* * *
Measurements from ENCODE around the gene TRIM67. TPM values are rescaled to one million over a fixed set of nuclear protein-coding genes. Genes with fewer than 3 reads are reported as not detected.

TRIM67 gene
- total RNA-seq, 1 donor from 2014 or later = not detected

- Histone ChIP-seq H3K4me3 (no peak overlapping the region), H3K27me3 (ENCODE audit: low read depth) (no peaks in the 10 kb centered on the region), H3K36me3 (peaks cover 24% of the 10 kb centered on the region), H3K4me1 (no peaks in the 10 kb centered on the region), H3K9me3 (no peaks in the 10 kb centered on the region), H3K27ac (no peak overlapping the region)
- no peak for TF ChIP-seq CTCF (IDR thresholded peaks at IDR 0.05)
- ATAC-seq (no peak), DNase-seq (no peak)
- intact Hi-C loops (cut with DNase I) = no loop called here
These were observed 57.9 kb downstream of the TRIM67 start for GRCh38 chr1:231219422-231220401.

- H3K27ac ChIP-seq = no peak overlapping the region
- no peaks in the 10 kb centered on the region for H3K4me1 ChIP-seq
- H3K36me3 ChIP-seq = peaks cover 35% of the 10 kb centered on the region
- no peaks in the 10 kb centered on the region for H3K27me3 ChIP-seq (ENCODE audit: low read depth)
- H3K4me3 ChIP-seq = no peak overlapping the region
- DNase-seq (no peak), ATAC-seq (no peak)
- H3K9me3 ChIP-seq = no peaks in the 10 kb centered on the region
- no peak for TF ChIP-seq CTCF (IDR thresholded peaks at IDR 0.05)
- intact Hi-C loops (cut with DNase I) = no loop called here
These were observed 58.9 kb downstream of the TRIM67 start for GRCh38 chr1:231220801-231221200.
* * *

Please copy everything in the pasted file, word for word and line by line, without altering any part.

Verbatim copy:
Measurements from ENCODE around the gene TRIM67. TPM values are rescaled to one million over a fixed set of nuclear protein-coding genes. Genes with fewer than 3 reads are reported as not detected.

TRIM67 gene
- total RNA-seq, 1 donor from 2014 or later = not detected

- Histone ChIP-seq H3K4me3 (no peak overlapping the region), H3K27me3 (ENCODE audit: low read depth) (no peaks in the 10 kb centered on the region), H3K36me3 (peaks cover 24% of the 10 kb centered on the region), H3K4me1 (no peaks in the 10 kb centered on the region), H3K9me3 (no peaks in the 10 kb centered on the region), H3K27ac (no peak overlapping the region)
- no peak for TF ChIP-seq CTCF (IDR thresholded peaks at IDR 0.05)
- ATAC-seq (no peak), DNase-seq (no peak)
- intact Hi-C loops (cut with DNase I) = no loop called here
These were observed 57.9 kb downstream of the TRIM67 start for GRCh38 chr1:231219422-231220401.

- H3K27ac ChIP-seq = no peak overlapping the region
- no peaks in the 10 kb centered on the region for H3K4me1 ChIP-seq
- H3K36me3 ChIP-seq = peaks cover 35% of the 10 kb centered on the region
- no peaks in the 10 kb centered on the region for H3K27me3 ChIP-seq (ENCODE audit: low read depth)
- H3K4me3 ChIP-seq = no peak overlapping the region
- DNase-seq (no peak), ATAC-seq (no peak)
- H3K9me3 ChIP-seq = no peaks in the 10 kb centered on the region
- no peak for TF ChIP-seq CTCF (IDR thresholded peaks at IDR 0.05)
- intact Hi-C loops (cut with DNase I) = no loop called here
These were observed 58.9 kb downstream of the TRIM67 start for GRCh38 chr1:231220801-231221200.